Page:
McGowan Institute for Regenerative Medicine
affiliated faculty members (pictured left and right)
- David Okonkwo, MD, PhD, assistant professor with the Department of Neurological Surgery, University of Pittsburgh Medical Center, director of Neurotrauma and of the Spinal Deformity Program, clinical director of the Brain Trauma Research Center, and associate director of the Center for Injury Research and Control, and
- Valerian Kagan, PhD, professor and vice-chairman in the Department of Environmental and Occupational Health as well as a professor in the Department of Pharmacology and the Department of Radiation Oncology at the University of Pittsburgh, and also the director of the Center for Free Radical and Antioxidant Health, and
a research team from the University of Pittsburgh School of Medicine, Graduate School of Public Health, and Department of Chemistry in a report published, treatment with an agent that blocks the oxidation of an important component of the mitochondrial membrane prevented the secondary damage of severe traumatic brain injury and preserved function that would otherwise have been impaired.
Annually, an estimated 1.7 million Americans sustain a traumatic brain injury (TBI) due to traffic accidents, falls, assaults, and sports participation, said the study’s senior author Hülya Bayιr, MD, associate professor, Department of Critical Care Medicine, University of Pittsburgh School of Medicine. She added that 52,000 of those injured die, and 85,000 are left with significant disability.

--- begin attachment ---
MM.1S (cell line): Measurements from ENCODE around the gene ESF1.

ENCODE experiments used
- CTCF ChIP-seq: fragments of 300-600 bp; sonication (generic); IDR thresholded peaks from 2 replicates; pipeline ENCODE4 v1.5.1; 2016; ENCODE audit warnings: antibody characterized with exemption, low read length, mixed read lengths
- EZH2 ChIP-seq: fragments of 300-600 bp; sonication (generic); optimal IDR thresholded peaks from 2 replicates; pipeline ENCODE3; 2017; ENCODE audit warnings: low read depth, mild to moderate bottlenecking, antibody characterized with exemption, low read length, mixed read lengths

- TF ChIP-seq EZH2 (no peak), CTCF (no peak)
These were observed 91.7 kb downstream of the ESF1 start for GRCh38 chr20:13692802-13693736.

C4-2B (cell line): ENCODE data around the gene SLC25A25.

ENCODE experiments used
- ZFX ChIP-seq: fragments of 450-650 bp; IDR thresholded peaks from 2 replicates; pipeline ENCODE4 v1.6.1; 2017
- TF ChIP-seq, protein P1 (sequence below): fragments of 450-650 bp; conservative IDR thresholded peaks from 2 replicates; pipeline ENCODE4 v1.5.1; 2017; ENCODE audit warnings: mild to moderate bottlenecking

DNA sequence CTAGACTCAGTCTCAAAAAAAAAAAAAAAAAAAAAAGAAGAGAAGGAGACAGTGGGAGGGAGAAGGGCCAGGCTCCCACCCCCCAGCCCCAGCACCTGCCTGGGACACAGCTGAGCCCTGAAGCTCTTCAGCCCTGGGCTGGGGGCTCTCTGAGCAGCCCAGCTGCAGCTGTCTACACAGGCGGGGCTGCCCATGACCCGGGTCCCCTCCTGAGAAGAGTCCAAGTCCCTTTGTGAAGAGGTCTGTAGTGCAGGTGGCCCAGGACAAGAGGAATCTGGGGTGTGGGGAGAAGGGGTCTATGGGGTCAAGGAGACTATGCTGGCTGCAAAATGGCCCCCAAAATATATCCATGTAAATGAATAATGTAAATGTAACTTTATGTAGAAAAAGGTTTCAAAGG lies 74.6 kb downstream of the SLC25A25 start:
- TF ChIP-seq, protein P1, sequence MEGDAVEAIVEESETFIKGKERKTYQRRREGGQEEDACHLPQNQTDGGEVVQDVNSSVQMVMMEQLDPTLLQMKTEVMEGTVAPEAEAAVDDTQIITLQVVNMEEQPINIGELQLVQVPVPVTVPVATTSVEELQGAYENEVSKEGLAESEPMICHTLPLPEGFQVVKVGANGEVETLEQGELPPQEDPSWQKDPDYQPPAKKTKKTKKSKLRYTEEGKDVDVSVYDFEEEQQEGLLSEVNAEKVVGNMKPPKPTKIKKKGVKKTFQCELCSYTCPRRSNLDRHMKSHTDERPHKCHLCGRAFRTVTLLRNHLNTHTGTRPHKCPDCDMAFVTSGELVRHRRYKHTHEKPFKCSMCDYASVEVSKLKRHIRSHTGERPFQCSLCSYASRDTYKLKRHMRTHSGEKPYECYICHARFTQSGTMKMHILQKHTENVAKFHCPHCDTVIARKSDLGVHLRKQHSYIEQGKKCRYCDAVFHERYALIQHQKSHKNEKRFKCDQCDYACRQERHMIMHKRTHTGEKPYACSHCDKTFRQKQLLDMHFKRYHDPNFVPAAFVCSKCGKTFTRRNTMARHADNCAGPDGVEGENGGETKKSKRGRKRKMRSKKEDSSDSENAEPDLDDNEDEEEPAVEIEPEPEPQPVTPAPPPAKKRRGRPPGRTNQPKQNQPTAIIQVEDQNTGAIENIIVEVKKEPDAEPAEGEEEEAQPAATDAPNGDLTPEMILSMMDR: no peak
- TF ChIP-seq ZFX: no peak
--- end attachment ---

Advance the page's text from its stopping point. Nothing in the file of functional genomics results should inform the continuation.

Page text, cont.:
“We don’t yet have a specific therapy for TBI, but can provide only supportive care to try to ease symptoms,” Dr. Bayιr said. “Our study drug shows promise as a neuroprotective agent that might help address this important public health problem.”
For the study, the research team conducted a global assessment of all the phospholipids in rat brain cells. This revealed that damage from TBI was nonrandom and mostly involved cardiolipin, a phospholipid that is found in the membranes that form mitochondria, the cell’s powerhouse. They noted that in the healthy animal, only 10 of the 190 cardiolipin species were modified by oxygen, but after a brain injury, the number of oxidized species rose many-fold.
The researchers then developed an agent, called XJB-5-131, which can cross the blood-brain barrier and prevent the oxidation of cardiolipin. Using an established research model of severe TBI, the agent or a placebo was injected into the bloodstream of rats 5 minutes and again 24 hours after head injury.
In the weeks that followed, treated animals performed akin to normal on tests of balance, agility, and motor coordination, learning, and object recognition, while placebo-treated animals showed significant impairment. The results indicate that blocking cardiolipin oxidation by XJB-5-131 protected the brain from cell death.
“The primary head injury might not be that serious,” Dr. Bayιr noted. “But that initial injury can set into motion secondary cellular and molecular events that cause more damage to the brain and that ultimately determine the outcome for the patient.”
She added that a targeted oxidation-blocker might also be beneficial in the treatment of other neurological disorders, such as Parkinson’s disease, amyotrophic lateral sclerosis, or ALS, and stroke.
Illustration: McGowan Institute for Regenerative Medicine.
UPMC/University of Pittsburgh Schools of the Health Sciences Media Relations News Release (08/26/12)
Science Daily (08/26/12)
Bio: Dr. David Okonkwo
Bio: Dr. Valerian Kagan
Abstract (Nature Neuroscience; published online 08/26/12.)